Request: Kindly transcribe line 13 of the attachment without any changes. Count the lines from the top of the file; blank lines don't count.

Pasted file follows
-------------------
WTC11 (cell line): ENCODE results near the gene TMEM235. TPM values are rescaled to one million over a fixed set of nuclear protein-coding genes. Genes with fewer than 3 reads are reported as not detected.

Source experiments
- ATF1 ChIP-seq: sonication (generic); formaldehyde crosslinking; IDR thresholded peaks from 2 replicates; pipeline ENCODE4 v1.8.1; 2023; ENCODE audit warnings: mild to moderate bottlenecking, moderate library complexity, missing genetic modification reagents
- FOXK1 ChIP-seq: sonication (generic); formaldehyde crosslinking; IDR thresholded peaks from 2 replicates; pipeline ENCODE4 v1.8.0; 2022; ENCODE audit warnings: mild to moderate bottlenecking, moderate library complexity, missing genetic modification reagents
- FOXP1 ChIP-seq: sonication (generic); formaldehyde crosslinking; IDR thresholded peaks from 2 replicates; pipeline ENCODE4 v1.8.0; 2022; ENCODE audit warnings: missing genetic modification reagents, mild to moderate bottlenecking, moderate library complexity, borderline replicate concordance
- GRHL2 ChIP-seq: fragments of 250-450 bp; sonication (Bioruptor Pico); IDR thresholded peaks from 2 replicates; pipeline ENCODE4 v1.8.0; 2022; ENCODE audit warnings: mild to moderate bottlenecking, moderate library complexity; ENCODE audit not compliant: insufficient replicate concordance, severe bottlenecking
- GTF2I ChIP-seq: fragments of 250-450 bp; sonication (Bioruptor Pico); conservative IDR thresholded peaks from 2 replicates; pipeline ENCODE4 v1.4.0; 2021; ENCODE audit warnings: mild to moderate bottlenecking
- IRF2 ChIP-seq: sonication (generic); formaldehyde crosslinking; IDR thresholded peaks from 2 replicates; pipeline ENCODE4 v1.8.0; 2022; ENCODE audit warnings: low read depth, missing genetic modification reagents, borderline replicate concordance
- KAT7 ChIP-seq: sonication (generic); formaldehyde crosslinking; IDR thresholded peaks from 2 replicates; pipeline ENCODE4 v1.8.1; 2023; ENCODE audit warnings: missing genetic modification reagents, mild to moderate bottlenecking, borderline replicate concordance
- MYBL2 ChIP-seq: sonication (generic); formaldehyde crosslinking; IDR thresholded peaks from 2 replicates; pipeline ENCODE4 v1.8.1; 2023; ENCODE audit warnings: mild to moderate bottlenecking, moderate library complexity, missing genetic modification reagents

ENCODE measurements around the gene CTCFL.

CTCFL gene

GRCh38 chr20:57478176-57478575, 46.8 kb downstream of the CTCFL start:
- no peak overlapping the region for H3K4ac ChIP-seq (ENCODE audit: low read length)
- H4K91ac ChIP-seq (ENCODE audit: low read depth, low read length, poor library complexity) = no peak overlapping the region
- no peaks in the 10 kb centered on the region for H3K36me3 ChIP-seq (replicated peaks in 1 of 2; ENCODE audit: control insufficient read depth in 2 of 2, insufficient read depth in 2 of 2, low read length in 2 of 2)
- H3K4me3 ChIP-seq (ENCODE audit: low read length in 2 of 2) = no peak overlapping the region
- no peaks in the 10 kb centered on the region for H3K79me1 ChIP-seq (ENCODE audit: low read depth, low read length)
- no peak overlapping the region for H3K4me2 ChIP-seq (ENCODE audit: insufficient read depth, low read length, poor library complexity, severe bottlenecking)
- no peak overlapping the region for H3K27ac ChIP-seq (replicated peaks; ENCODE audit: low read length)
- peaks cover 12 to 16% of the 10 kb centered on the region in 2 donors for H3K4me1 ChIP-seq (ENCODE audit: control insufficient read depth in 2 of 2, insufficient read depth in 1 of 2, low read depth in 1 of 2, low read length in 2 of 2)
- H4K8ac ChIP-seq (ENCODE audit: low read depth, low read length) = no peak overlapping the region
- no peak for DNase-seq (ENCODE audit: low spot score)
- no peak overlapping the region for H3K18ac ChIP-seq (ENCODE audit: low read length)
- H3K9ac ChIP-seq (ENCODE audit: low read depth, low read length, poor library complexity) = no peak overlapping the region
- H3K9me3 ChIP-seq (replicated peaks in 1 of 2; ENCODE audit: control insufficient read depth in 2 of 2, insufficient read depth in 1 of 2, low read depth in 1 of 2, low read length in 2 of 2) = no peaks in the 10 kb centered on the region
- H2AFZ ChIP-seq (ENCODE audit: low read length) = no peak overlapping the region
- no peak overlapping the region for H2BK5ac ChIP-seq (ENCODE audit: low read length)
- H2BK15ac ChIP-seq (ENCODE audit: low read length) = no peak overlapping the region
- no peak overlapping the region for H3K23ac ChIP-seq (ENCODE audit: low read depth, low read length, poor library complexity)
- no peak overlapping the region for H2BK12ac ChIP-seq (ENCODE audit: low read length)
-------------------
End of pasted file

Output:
GRCh38 chr20:57478176-57478575, 46.8 kb downstream of the CTCFL start: